Heather D. Martin’s column posted Feb. 14 titled, “Mainewhile: Absurd concentration of pot shops a reason to worry?” begins with the author expressing sadness that the “tumbledown junk shop” she passes daily is closing, and readily admits in the next paragraph she “had never once, not in the many decades of driving past, gone into that shop.”

Her husband cynically surmises, “I bet it’s going to be a new pot shop,” and with no time for the suspense to build, Martin goes on to declare, “He was right. It was a marijuana shop.”

Martin then writes, “OK. So, I don’t want to sound like a prude here,” and then does exactly that. I am not sure that prude is the only adjective I would choose to reflect the tone of this article. Close-minded comes a close second.

Rather than seeking to understand the integral and, in many cases, life changing role that cannabis plays in the lives of her fellow community members, Martin poses a series of questions – perhaps meant to be rhetorical – which compel me to respond.

“Is there really a deep enough client base to support all these shops?” Yes – a resounding yes. These are Martin’s fellow community members who, some for the first time, are able to access affordable and effective medicine to manage and treat a multitude of conditions including PTSD, anxiety, depression, migraines, chronic pain and insomnia to name a few. This access is long overdue.

“If there is, should we be worried about that?” No. Instead I would invite the author to be curious, engaged and supportive of the new entrepreneurs in the community.


“Is it a product of the isolation we all felt during lockdown?” I challenge Martin to look at this differently. Perhaps during the pandemic more people had time to pursue and reflect on their passion. Perhaps one of those seven shops that Martin passes is the fruition of someone’s dream coming true. Perhaps these new business owners were inspired to make a difference, to connect with people and to serve their community in a way that mattered to them. Perhaps they are like me and have had a life-changing experience because of cannabis and desire to share that with others.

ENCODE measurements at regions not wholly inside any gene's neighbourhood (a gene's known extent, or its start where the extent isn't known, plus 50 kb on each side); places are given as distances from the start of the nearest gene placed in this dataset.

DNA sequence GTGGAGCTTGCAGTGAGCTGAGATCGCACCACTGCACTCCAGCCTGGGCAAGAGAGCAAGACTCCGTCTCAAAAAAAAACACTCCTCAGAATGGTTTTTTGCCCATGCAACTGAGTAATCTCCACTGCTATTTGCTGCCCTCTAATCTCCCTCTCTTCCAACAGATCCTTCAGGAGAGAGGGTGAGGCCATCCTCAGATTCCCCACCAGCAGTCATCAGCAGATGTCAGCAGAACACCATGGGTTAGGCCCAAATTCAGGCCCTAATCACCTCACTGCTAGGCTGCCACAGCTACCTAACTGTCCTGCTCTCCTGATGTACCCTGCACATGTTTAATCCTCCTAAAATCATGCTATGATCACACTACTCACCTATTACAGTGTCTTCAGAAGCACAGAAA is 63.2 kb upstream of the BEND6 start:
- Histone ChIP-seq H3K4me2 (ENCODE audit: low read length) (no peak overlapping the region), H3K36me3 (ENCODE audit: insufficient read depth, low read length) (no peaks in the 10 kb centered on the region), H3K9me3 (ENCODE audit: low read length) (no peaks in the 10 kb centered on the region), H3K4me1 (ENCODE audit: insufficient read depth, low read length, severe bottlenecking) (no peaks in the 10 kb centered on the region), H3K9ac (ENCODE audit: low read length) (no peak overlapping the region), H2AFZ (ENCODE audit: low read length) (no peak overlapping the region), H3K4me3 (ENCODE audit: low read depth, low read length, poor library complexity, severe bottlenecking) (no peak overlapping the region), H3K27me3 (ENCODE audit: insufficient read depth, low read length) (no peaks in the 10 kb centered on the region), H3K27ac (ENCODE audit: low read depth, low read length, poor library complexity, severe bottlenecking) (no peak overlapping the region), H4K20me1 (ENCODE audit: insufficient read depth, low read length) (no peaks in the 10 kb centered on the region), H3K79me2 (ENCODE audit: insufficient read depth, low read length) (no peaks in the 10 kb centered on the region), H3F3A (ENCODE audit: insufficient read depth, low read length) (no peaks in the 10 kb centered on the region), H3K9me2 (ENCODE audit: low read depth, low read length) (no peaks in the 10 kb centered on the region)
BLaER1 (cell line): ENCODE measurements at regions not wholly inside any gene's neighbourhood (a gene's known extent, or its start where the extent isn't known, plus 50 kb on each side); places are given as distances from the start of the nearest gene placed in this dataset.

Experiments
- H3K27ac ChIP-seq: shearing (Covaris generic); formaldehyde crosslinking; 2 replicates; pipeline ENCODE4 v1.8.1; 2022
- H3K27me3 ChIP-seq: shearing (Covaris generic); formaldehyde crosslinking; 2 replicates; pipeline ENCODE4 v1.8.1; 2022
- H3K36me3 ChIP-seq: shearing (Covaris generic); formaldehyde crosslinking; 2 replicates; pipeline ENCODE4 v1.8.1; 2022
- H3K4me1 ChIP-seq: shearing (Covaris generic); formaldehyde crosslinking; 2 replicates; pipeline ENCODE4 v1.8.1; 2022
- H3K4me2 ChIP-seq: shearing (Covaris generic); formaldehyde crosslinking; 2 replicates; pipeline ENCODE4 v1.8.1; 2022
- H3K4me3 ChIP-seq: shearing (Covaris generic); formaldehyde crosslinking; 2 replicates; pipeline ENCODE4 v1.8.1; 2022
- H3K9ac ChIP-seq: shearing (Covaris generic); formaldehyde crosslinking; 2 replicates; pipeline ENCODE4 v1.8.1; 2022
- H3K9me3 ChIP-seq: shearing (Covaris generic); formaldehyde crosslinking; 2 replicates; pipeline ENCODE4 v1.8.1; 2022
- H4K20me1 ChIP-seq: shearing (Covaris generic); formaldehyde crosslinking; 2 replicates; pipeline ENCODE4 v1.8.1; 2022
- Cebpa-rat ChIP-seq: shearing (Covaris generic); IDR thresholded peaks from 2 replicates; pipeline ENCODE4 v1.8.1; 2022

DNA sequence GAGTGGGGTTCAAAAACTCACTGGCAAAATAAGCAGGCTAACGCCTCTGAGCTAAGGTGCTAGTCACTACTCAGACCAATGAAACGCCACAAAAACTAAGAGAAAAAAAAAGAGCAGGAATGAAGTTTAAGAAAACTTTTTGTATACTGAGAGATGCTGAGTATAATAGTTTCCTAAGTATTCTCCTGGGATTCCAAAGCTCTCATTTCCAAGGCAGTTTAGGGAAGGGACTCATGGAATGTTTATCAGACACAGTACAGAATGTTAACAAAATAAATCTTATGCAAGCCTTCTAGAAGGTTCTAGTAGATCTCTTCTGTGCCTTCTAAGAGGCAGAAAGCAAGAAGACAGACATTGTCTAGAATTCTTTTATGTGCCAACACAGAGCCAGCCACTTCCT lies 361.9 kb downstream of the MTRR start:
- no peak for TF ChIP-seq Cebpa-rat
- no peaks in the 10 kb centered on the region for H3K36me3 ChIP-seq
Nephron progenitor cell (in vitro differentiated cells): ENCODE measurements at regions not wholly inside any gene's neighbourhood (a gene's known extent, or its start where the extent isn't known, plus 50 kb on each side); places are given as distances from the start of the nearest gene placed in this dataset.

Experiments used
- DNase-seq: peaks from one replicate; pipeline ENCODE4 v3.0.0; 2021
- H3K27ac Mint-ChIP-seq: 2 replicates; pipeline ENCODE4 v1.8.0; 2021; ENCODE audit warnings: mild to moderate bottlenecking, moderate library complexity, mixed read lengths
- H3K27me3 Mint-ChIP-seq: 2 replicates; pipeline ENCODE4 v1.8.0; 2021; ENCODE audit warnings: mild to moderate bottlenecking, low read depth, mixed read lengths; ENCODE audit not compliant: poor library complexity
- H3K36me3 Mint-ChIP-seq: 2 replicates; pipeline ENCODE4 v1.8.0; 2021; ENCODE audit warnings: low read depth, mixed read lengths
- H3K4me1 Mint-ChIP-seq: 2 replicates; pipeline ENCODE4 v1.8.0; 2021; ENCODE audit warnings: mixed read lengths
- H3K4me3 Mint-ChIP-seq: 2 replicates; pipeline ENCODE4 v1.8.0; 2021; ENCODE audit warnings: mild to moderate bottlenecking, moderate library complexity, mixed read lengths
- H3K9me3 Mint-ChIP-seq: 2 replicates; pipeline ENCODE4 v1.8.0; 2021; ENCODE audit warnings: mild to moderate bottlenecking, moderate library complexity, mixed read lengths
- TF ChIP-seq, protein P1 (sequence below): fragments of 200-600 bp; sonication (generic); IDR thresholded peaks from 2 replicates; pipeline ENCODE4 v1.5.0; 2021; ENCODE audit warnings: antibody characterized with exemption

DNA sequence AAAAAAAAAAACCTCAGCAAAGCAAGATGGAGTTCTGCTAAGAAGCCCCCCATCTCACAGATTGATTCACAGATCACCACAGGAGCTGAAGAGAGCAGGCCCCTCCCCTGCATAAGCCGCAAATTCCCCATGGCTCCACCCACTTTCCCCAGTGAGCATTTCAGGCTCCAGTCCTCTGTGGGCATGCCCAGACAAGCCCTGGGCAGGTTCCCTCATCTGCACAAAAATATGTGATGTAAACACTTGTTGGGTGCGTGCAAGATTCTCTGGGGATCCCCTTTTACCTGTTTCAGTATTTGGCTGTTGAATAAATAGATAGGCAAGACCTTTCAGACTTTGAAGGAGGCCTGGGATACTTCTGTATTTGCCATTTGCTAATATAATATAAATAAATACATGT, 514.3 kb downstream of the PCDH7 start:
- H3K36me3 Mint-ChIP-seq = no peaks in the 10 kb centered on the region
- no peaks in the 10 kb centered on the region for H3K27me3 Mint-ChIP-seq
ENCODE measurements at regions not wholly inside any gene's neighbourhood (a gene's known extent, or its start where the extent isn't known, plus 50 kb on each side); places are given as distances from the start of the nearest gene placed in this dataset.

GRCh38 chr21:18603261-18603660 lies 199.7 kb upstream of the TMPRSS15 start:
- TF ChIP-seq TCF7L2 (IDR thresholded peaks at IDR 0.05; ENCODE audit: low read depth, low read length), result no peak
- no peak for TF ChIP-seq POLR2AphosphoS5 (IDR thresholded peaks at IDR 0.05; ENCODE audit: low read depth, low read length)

In the spring of 2020, after decades of debilitating chronic migraines and the recent failure of a treatment option I had tried for the last 12 months, I was at a crossroads. I began using cannabis to manage the acute pain of my almost-daily migraines and it was nothing less than remarkable. I was able to manage intense pain in a way that made me feel less afraid, less out of control, less sick. Over the next several months of managing pain successfully, I noticed (afraid to acknowledge at first, thinking I might be imagining it) a significant reduction in the number of migraines I was experiencing. After a lifetime of more pain than not, now three years after I began using cannabis, I have two to three migraines a month at most, with significantly reduced pain overall. Cannabis gave me my life back.

Each time I visit one of the shops that I frequent, I am consistently met with the kindest and most caring service. I am listened to. I am helped. I am seen.

Cannabis shops are not threatening the community. They are part of the community. I would challenge Martin to think of these seven shops as microcosms of progress – places that might not be for her but are definitely for many others.

Tori Vigeant lives in Topsham with her husband, three children and two dogs.

Comments are not available on this story.